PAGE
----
Sweeping Up the Spotlight: Live at the Fillmore East
First Appeared in The Music Box, May 2007, Volume 14, #5
Written by John Metzger
Tue May 15, 2007, 06:00 AM CDT
There always was an ominous presence that lurked within Jefferson Airplaneís music. It could be found powering its way through the surreal realm of White Rabbitís twisted psychedelia or buried beneath the funky groove of Plastic Fantastic Lover, Marty Balinís sly commentary on the entrancing power of television. Nevertheless, the band tempered its dangerous edge, at least in its early days, by also offering its reflections upon love that either had been lost or found. By 1969, however, the socio-political climate in America had changed dramatically, and Jefferson Airplaneís music had moved right along with it. Fueled by a fascination with science fiction and an air of impending doom, the groupís material had turned considerably darker in tone, and its live performances had assumed an increasingly aggressive persona. In effect, the peacefulness that once had emanated from the "Summer of Love" had given way to the tense unrest that followed the assassinations of Martin Luther King, Jr. and Robert F. Kennedy as well as the continued heightening of the war in Vietnam.
Recorded over the course of two nights in late November 1969 at Bill Grahamís legendary Fillmore East, Jefferson Airplaneís Sweeping Up the Spotlight is a reflection of the times in which it was created. Two of its tracks ó Good Shepherd and Plastic Fantastic Lover ó were included as bonus cuts on the expanded edition of Volunteers that was issued a few years ago, but on Sweeping Up the Spotlight, the brute force of the ensembleís intensely raging attack can be felt in full. Nearly every song that is featured on the set is marked by its chaotic energy. The title tune from Volunteers, for example, was a stampeding inferno of anarchic fury that served as a rough, rowdy, and ragged call-to-arms, while the growl in Jorma Kaukonenís voice combined with the nervousness of his quivering, acid-drenched guitar licks made the subsequent Good Shepherd far more menacing than its studio counterpart. Later, the band came storming, teeth bared and instruments flashing like knives, through a manic rendition of 3/5 of a Mile in 10 Seconds, while a cover of Fred Neilís The Other Side of this Life smashed a snarling blues motif against a 12-string clatter that was reminiscent of The Byrdsí 8 Miles High.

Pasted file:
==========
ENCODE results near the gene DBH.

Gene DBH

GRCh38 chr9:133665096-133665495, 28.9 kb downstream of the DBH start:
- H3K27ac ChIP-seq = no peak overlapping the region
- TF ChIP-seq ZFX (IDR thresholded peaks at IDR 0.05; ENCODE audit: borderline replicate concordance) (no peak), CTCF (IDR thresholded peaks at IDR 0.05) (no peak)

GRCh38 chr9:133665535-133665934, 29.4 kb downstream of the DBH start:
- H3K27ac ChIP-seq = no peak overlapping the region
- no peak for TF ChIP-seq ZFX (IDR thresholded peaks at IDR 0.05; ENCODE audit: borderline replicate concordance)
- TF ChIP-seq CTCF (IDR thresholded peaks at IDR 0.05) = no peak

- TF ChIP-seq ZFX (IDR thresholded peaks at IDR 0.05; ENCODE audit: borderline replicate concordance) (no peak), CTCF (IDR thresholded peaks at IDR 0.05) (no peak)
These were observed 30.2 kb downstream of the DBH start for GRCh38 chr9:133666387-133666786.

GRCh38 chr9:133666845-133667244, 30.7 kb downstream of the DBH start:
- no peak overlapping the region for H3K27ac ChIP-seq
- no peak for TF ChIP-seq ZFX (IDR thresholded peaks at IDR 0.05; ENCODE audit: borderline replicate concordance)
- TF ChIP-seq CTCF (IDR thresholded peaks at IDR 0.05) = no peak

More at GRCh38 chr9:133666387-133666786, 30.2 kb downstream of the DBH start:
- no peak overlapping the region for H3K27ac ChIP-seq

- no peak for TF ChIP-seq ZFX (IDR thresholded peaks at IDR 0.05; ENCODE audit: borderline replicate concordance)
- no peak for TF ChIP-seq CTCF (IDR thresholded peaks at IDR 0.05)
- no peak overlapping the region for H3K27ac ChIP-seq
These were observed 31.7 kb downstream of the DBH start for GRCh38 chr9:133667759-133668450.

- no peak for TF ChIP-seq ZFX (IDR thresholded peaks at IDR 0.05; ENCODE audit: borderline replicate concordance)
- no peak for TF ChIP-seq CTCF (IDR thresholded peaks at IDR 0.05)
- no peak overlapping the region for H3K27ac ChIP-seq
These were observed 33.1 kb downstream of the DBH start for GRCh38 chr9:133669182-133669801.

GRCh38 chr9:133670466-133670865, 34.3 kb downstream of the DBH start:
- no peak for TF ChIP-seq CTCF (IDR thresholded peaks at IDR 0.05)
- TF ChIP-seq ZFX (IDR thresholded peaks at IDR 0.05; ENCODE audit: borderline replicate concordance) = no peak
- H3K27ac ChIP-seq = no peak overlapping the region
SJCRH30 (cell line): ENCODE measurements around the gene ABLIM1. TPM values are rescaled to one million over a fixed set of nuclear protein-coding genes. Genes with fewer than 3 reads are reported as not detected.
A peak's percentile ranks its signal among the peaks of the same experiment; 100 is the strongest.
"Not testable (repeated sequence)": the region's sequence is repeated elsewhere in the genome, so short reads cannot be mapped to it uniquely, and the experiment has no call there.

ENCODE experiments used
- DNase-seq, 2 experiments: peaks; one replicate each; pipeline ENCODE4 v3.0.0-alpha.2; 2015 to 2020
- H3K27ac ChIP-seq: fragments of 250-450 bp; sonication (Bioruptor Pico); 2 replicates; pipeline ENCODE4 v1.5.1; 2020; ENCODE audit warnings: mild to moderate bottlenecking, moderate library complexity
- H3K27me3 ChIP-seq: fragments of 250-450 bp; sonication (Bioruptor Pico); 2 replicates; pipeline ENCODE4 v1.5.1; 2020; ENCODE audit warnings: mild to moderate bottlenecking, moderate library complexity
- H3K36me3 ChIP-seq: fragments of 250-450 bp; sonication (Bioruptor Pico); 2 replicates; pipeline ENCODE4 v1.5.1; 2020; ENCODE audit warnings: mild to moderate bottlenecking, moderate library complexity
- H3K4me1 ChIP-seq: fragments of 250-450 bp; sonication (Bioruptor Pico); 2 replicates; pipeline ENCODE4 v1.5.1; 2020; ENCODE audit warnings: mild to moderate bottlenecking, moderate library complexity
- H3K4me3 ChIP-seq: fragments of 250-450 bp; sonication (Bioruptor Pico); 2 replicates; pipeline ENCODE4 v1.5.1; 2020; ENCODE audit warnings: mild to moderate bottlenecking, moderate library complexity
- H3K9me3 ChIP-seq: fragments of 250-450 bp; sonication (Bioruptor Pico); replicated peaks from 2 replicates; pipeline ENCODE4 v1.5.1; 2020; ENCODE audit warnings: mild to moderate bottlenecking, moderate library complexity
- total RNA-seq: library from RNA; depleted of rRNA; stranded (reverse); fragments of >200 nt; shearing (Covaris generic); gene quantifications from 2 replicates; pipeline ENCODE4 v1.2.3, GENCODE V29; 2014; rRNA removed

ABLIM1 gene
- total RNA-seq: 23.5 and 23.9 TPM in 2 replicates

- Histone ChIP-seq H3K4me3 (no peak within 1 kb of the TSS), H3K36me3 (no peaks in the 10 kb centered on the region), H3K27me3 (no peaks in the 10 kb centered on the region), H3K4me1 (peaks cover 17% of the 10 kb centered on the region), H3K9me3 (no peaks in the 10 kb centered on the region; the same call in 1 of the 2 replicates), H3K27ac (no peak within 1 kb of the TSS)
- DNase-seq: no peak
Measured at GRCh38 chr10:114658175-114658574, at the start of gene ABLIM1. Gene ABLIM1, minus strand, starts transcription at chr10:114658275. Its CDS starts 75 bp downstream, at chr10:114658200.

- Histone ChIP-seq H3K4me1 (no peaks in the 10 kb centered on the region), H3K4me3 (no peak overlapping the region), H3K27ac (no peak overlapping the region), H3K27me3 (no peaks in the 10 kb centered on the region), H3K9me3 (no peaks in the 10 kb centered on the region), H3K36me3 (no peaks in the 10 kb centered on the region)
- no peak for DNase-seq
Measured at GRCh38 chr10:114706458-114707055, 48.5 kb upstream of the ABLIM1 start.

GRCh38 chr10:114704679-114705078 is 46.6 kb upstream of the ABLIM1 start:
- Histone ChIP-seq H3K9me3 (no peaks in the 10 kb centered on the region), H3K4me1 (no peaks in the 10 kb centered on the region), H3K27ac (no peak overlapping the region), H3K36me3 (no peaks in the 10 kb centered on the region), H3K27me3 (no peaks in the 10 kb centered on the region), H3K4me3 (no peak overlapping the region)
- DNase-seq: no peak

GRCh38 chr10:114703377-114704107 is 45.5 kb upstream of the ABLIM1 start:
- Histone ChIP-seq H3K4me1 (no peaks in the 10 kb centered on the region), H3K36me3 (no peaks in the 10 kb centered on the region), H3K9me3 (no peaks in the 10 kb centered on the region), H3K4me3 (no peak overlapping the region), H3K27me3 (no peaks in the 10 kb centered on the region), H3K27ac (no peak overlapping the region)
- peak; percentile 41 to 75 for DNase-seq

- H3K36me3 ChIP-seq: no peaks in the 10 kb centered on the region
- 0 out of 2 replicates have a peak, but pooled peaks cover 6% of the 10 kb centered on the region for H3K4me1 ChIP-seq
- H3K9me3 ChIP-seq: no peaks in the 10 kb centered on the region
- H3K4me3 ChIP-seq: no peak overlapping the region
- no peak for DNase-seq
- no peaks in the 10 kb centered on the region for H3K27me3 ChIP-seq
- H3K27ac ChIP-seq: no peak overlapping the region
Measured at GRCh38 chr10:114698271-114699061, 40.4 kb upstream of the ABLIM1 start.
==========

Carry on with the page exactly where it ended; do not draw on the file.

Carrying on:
There are a few moments when Sweeping Up the Spotlight loses its momentum. The Wilson Pickett-style soul of You Wear Your Dresses too Short initially was unfocused, though by its conclusion, the song had gained a full head of steam as Kaukonenís guitar poked and prodded its way through the churning rhythm that was being laid down by bass player Jack Casady and drummer Spencer Dryden. Wonít You Try/Saturday Afternoon, Paul Kantnerís fond reflection upon the hippie scene in Golden Gate Park, wasnít nearly as fortunate. Its sun-dappled beauty was unable, perhaps, to stand its ground amidst the mayhem that was being unleashed during the other portions of the set, and despite Grace Slickís booming, powerhouse vocals, White Rabbit felt like an obligation.
History, of course, has shaded Jefferson Airplaneís performance at the Fillmore with greater meaning, and the passage of time has opened Sweeping Up the Spotlightís contents to a broader interpretation. Those in attendance on these two November evenings in 1969 likely felt as if they were witnessing a potent celebration that provided for the safe release of their pent-up agitation. In hindsight, however, it is much easier to see the darkened storm clouds that were gathering on the horizon. The feeling of peace and love that had culminated at Woodstock and had typified the 1960s was about to come to crashing conclusion, and the angst-filled violence that filtered through the music at these shows served as a prelude to the disastrous events that occurred at the concert held just a week later at the Altamont Speedway in Northern California.
Of Further Interest...
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1 Star: Pitiful
2 Stars: Listenable
3 Stars: Respectable
4 Stars: Excellent
5 Stars: Can't Live Without It!!
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